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Ash
Ash, Solicitor
Category: Law
Satisfied Customers: 10916
Experience:  Solicitor with 5+ years experience
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We have moved out out of one rented property and into another.

Resolved Question:

We have moved out out of one rented property and into another. We have not handed the keys back on the first property yet as we still have some belongings and mail going to the property - we are still under contract and paying for the property so no rush.
We have been checking the property regularly to ensure no issues.
We have discovered that the Landlord has been entering the property despite the fact that we informed the agents that under no circumstances did we want them or anyone else in the property without our knowledge and supervision due to our belongings and mail being there, plus we fear damage may be done to affect our bond return or use of gas/electricity etc..
We also suspect the agents have been doing viewings as they have not requested any from us in weeks. We did catch them turning up to do a viewing while we were moving out.
We have brought this to the attention of the agents but over a period of 2 weeks they have ignored all emails and the appropriate people are never available on when we call - and we never get a call back. They are obviously hoping to wait it out until we have no choice but to hand the keys back.
What can/should we do about this? Our understanding is that the only circumstances in which the Landlord can gain immediate entry to the property is in an emergency which clearly there is not.
Thanks
Submitted: 2 years ago.
Category: Law
Expert:  Ash replied 2 years ago.
Alex Watts : Hello my name is ***** ***** I will help you with this.
Alex Watts : What does your contract say about the Landlord gaining entry please?
Customer:

Hi,

Customer:

That the Landlord or any person authorised by the landlord in writing may at reasonable times of the day on giving 24 hours' notice in writing to the occupier enter the property for the purpose of viewing its condition or state of repair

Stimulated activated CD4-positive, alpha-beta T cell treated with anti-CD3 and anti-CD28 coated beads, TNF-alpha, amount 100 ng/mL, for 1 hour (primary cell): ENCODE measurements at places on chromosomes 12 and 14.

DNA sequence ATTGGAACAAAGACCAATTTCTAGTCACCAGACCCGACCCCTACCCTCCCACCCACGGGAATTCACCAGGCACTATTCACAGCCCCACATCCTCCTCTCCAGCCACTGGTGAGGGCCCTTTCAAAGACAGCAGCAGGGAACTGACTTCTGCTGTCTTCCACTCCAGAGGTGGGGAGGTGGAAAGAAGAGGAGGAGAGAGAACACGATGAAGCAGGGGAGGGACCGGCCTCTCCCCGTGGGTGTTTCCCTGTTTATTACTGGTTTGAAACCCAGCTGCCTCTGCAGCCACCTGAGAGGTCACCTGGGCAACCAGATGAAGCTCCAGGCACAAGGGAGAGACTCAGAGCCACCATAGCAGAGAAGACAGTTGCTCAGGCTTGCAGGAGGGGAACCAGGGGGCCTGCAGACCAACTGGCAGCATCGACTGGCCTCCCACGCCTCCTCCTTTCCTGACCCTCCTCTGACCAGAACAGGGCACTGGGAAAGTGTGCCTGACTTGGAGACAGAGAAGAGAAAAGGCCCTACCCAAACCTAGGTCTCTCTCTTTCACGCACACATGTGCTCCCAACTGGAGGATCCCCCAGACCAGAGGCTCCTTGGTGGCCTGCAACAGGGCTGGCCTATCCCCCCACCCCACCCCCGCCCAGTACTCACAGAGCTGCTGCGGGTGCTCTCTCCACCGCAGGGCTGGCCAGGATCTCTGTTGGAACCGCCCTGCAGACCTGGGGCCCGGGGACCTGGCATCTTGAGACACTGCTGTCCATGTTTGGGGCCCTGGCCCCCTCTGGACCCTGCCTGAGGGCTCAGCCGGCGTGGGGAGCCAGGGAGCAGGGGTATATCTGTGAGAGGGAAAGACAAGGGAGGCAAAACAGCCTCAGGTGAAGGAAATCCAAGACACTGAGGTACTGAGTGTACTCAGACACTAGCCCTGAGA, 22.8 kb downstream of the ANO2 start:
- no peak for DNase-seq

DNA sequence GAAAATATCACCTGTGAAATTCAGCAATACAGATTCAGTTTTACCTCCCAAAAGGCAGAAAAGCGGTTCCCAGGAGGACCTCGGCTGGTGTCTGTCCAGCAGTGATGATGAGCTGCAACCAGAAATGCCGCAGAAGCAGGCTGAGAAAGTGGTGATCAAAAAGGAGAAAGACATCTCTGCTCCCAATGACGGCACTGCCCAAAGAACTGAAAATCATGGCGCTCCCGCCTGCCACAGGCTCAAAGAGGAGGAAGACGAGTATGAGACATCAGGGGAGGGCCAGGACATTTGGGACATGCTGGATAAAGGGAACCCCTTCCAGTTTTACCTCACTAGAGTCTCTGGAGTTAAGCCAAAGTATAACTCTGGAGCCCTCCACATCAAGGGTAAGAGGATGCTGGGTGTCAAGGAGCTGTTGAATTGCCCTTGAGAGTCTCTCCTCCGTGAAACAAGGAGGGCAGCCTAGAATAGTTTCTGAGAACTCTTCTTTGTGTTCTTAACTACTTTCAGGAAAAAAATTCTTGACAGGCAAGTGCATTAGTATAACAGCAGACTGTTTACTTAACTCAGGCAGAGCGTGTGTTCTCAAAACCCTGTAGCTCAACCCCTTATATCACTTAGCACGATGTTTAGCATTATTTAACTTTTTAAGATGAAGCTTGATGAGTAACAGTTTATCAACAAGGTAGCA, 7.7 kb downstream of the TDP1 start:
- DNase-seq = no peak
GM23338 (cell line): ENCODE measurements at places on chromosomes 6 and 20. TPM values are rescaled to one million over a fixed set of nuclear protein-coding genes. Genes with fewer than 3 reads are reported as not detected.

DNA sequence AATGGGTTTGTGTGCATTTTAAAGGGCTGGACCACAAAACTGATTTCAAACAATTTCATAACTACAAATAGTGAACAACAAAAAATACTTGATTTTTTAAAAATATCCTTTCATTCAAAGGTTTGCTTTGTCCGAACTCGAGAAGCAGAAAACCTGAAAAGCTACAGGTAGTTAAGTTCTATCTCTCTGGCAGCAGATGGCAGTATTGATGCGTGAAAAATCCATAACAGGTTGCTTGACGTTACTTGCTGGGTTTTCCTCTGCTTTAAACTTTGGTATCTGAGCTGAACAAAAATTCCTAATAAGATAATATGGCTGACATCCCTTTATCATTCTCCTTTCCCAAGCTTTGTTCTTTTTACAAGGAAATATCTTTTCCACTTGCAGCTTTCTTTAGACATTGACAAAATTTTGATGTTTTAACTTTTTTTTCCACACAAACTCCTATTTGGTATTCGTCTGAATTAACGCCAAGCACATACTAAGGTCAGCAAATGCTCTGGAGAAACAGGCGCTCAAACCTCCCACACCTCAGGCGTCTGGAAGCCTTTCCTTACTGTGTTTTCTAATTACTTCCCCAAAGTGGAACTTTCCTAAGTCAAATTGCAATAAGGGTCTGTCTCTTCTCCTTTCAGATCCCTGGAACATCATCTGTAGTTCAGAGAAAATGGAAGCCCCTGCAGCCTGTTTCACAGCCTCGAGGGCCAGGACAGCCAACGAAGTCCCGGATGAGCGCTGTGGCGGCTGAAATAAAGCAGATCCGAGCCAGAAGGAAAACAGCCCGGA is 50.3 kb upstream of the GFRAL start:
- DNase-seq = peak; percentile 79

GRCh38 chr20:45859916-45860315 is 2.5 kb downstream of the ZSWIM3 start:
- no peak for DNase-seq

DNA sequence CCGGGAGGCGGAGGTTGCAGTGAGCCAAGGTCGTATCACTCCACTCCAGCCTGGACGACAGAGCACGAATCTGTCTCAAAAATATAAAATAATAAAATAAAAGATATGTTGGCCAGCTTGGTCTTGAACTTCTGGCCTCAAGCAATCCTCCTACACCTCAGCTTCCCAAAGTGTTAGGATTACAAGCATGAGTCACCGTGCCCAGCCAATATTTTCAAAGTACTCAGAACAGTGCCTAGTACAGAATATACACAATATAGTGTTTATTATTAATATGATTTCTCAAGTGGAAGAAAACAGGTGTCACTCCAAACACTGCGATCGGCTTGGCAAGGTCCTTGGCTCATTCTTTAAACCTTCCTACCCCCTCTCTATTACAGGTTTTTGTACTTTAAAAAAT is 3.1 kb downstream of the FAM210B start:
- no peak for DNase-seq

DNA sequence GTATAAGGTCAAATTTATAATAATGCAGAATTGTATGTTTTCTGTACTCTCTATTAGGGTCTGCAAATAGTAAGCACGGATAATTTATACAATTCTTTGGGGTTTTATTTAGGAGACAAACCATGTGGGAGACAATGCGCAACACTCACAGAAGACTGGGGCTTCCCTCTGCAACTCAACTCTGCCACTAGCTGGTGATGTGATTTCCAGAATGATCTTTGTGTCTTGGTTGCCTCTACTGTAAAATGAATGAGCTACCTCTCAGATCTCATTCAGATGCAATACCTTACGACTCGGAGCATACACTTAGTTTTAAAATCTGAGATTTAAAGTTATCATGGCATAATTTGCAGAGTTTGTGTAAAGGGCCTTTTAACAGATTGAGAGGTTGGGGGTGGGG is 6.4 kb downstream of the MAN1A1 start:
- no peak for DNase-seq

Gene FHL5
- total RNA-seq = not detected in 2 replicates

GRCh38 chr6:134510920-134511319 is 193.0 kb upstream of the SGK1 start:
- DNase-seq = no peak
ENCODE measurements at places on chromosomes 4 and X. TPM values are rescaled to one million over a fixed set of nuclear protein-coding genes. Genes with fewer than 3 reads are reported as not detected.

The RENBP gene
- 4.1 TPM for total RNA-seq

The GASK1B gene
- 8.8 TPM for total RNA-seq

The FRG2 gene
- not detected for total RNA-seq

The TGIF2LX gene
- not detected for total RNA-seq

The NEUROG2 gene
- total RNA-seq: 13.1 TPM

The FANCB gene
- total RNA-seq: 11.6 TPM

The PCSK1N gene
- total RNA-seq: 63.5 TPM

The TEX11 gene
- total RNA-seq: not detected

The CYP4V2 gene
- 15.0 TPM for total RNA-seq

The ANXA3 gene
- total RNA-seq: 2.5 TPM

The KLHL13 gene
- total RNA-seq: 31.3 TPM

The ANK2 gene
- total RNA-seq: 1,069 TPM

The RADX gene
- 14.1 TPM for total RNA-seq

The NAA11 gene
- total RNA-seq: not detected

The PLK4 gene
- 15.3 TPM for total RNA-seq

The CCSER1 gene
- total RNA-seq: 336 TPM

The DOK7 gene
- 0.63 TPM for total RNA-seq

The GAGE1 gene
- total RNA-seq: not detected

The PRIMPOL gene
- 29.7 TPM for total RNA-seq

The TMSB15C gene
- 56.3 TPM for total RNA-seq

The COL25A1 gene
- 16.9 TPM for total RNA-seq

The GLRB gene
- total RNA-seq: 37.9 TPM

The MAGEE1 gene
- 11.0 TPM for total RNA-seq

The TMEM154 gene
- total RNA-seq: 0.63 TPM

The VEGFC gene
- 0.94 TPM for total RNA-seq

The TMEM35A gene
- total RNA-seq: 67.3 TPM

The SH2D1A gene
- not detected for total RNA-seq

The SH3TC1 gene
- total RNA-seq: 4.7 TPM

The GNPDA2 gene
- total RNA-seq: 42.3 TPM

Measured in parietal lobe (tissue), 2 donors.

Customer:

During the last twenty eight days of the Tenancy to allow the Landlord or the Landlords agents to enter and view the property with prospective tenants at all reasonable times of the day.

Customer:

I had not noticed that clause previously but surely it is not without notice?

Alex Watts : Have they ever given you 24 hours notice?
Customer:

no

Customer:

we wouldn't have known he had accessed the property if it wasn't for the fact that the alarm was not set when we entered on one occasion. The neighbors have verified that he has been in.

Customer:

Here is the main body of an email we sent to the agents which includes a bit more detail on the situation.

Customer:

We have called your office numerous times last week with regards ***** ***** unpermitted entry of the property, but are yet to hear back from you or any other of your colleagues on the matter.



As we informed your colleagues last week, we entered the property to check everything was ok and collect more of our things to find that the alarm was not set. This has disturbed us greatly as not only does this mean that the property has been entered without our permission, but that our possessions were left unsecured also.



We were very clear in our previous email that we did not want anyone entering the property without either us or one of our family members being present given we still had some possessions there and more importantly that our business post had not yet been fully redirected. Given the way we’ve been treated so far by both yourselves and the landlord, we have zero trust or confidence in either party and have genuine concerns with regards ***** ***** property remaining as we left it, the security of any mail and use of gas/electric and the like. At the very least we think we are owed an explanation regarding the matter.